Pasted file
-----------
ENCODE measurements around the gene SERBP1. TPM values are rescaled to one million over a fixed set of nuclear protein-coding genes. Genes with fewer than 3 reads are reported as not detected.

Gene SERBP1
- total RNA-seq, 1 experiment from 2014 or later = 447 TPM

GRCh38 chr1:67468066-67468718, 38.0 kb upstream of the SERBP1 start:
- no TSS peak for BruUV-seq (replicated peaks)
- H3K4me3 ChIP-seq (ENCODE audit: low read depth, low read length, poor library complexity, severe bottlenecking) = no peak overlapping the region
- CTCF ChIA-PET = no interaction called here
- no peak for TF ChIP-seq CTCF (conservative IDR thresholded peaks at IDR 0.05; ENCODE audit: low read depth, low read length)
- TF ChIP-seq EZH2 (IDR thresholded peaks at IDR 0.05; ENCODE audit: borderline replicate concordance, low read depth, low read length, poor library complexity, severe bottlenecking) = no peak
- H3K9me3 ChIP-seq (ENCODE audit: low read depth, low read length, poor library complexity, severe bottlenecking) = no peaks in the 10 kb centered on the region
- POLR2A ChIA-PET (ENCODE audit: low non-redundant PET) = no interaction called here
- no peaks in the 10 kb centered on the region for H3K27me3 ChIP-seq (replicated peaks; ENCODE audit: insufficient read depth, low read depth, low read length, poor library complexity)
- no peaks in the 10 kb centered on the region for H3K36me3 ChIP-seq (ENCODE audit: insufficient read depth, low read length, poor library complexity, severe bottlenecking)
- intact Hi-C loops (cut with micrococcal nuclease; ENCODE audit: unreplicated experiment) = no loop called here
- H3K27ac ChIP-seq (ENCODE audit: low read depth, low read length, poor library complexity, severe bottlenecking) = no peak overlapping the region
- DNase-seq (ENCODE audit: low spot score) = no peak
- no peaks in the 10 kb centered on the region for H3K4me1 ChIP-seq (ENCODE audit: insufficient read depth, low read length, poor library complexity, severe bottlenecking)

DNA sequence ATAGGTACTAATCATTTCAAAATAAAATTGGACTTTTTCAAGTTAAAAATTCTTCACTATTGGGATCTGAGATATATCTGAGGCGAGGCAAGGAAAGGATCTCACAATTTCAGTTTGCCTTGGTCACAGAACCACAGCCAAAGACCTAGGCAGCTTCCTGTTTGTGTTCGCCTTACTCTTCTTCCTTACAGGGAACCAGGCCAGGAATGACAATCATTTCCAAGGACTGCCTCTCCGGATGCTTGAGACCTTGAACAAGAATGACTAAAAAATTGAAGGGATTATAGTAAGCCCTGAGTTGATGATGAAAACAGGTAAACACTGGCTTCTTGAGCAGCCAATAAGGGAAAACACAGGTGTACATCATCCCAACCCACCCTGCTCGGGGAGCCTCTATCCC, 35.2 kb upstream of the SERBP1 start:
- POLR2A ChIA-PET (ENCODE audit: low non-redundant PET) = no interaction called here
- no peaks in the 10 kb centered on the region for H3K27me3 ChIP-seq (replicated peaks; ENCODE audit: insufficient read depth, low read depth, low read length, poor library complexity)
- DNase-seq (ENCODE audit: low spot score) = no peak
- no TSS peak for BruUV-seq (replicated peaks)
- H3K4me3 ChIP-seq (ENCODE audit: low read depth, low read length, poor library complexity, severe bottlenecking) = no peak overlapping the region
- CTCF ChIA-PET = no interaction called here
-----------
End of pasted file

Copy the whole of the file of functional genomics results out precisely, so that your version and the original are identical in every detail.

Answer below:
ENCODE measurements around the gene SERBP1. TPM values are rescaled to one million over a fixed set of nuclear protein-coding genes. Genes with fewer than 3 reads are reported as not detected.

Gene SERBP1
- total RNA-seq, 1 experiment from 2014 or later = 447 TPM

GRCh38 chr1:67468066-67468718, 38.0 kb upstream of the SERBP1 start:
- no TSS peak for BruUV-seq (replicated peaks)
- H3K4me3 ChIP-seq (ENCODE audit: low read depth, low read length, poor library complexity, severe bottlenecking) = no peak overlapping the region
- CTCF ChIA-PET = no interaction called here
- no peak for TF ChIP-seq CTCF (conservative IDR thresholded peaks at IDR 0.05; ENCODE audit: low read depth, low read length)
- TF ChIP-seq EZH2 (IDR thresholded peaks at IDR 0.05; ENCODE audit: borderline replicate concordance, low read depth, low read length, poor library complexity, severe bottlenecking) = no peak
- H3K9me3 ChIP-seq (ENCODE audit: low read depth, low read length, poor library complexity, severe bottlenecking) = no peaks in the 10 kb centered on the region
- POLR2A ChIA-PET (ENCODE audit: low non-redundant PET) = no interaction called here
- no peaks in the 10 kb centered on the region for H3K27me3 ChIP-seq (replicated peaks; ENCODE audit: insufficient read depth, low read depth, low read length, poor library complexity)
- no peaks in the 10 kb centered on the region for H3K36me3 ChIP-seq (ENCODE audit: insufficient read depth, low read length, poor library complexity, severe bottlenecking)
- intact Hi-C loops (cut with micrococcal nuclease; ENCODE audit: unreplicated experiment) = no loop called here
- H3K27ac ChIP-seq (ENCODE audit: low read depth, low read length, poor library complexity, severe bottlenecking) = no peak overlapping the region
- DNase-seq (ENCODE audit: low spot score) = no peak
- no peaks in the 10 kb centered on the region for H3K4me1 ChIP-seq (ENCODE audit: insufficient read depth, low read length, poor library complexity, severe bottlenecking)

DNA sequence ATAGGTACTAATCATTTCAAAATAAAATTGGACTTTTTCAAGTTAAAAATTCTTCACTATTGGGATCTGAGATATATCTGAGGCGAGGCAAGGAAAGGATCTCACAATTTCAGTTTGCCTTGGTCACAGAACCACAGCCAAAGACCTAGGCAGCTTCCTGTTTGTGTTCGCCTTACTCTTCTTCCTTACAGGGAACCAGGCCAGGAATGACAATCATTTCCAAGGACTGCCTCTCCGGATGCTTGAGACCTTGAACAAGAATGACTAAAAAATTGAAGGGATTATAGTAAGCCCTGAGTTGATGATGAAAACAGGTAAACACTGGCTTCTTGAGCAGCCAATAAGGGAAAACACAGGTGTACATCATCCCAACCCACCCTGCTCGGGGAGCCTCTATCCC, 35.2 kb upstream of the SERBP1 start:
- POLR2A ChIA-PET (ENCODE audit: low non-redundant PET) = no interaction called here
- no peaks in the 10 kb centered on the region for H3K27me3 ChIP-seq (replicated peaks; ENCODE audit: insufficient read depth, low read depth, low read length, poor library complexity)
- DNase-seq (ENCODE audit: low spot score) = no peak
- no TSS peak for BruUV-seq (replicated peaks)
- H3K4me3 ChIP-seq (ENCODE audit: low read depth, low read length, poor library complexity, severe bottlenecking) = no peak overlapping the region
- CTCF ChIA-PET = no interaction called here